Los Alamos National Laboratory Director Thom Mason and Chancellor Dan Arvizu of New Mexico State University (NMSU) today announced the signing of a new institutional agreement to enable joint appointments.
“The Laboratory is pleased to work with partners like NMSU to build scientific and engineering collaborations that mutually
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U.S. Fish And Wildlife Service Announces Winner Of National Prize Challenge To Defeat Bat-Killing White-Nose Syndrome
A brown bat suffering with white-nose syndrome. Courtesy/USFWS
U.S. Fish and Wildlife Service News:
The U.S. Fish and Wildlife Service (Service) announced today that a team of six researchers from Oregon State University and the University of California, Santa Cruz are the winners of a national prize challenge to combat white-nose syndrome (WNS), a lethal wildlife disease that has killed millions of bats in North America and pushed some native bat species to the brink of extinction.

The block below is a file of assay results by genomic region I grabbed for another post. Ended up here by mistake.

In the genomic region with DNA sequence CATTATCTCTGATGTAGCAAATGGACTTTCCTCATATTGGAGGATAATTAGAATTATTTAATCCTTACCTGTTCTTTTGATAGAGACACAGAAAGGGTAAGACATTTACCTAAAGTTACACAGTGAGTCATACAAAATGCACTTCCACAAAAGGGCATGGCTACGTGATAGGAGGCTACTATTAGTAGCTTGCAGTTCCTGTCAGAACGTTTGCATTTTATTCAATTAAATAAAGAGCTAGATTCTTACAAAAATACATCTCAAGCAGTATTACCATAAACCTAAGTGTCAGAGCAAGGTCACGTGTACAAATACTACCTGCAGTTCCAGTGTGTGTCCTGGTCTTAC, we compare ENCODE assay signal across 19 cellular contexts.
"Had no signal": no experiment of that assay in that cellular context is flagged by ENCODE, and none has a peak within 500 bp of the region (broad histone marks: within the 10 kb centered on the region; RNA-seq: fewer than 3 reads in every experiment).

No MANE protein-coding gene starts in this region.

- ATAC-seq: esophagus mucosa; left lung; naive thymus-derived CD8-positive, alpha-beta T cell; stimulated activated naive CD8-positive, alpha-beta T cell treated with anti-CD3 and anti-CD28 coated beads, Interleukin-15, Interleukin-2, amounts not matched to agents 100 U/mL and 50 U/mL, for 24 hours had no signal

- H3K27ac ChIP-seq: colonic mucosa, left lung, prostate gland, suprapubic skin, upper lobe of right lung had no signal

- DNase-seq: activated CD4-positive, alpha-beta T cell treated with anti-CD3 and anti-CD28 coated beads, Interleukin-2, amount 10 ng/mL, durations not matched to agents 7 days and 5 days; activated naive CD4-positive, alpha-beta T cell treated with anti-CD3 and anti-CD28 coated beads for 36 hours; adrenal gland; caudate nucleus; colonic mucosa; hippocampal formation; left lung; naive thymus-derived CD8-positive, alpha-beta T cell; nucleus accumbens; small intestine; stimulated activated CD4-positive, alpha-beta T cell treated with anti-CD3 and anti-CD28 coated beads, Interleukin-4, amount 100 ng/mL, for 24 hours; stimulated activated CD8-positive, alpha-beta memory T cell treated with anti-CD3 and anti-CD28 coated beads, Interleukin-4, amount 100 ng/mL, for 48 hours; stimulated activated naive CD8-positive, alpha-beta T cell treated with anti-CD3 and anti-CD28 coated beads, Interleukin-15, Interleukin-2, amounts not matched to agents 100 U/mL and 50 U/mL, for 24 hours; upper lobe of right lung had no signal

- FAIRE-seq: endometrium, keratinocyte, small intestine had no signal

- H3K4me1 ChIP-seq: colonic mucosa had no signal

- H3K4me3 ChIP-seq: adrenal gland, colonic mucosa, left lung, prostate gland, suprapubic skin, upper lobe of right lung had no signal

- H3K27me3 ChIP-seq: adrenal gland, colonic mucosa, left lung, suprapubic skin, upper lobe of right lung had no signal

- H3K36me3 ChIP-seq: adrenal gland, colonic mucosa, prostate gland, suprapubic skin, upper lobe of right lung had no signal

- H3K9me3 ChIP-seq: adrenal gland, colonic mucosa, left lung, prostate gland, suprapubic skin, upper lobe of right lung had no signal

The Service’s White-nose Syndrome Program launched the challenge in October 2019 as part of a multi-faceted
Education Nation Healthcare Science
Los Alamos National Laboratory Works To Make Better, More Recyclable Plastics With New ‘BOTTLE’ Consortium
A new science consortium will tackle how to degrade and upcycle today’s waste plastics in a way that incentivizes their reclamation, and work toward wholly redesigning tomorrow’s plastics to be recyclable-by-design. Courtesy/LANL
- New Department of Energy program builds on strengths of multiple laboratories